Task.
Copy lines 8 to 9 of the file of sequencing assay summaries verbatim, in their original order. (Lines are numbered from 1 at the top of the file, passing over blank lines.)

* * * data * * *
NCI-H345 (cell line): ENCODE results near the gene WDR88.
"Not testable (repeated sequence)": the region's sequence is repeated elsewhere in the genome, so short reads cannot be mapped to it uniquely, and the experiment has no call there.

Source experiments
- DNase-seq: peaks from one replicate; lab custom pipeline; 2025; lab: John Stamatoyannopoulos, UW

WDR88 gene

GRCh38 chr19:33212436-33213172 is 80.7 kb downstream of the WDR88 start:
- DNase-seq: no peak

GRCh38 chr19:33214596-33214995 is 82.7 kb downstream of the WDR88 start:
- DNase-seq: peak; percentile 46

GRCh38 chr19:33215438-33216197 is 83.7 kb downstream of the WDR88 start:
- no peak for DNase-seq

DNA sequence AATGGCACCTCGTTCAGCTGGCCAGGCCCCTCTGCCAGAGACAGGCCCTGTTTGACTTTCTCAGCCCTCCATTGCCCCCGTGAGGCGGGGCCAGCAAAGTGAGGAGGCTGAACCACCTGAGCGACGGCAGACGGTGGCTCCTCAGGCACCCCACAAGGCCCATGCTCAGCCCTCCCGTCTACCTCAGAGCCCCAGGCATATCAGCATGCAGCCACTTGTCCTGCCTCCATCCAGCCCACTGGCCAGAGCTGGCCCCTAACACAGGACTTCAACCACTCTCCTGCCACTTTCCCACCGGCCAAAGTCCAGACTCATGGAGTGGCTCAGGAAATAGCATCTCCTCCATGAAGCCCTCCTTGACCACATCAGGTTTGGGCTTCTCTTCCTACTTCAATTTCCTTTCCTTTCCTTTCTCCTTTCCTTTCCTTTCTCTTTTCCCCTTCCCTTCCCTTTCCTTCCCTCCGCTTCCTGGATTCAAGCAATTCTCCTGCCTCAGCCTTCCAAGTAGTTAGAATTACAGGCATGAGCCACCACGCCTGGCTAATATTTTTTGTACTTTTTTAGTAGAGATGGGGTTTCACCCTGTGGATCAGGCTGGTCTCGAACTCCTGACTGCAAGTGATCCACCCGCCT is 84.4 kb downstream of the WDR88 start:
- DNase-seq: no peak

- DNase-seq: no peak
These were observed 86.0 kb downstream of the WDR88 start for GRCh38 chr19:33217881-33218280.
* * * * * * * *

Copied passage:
GRCh38 chr19:33214596-33214995 is 82.7 kb downstream of the WDR88 start:
- DNase-seq: peak; percentile 46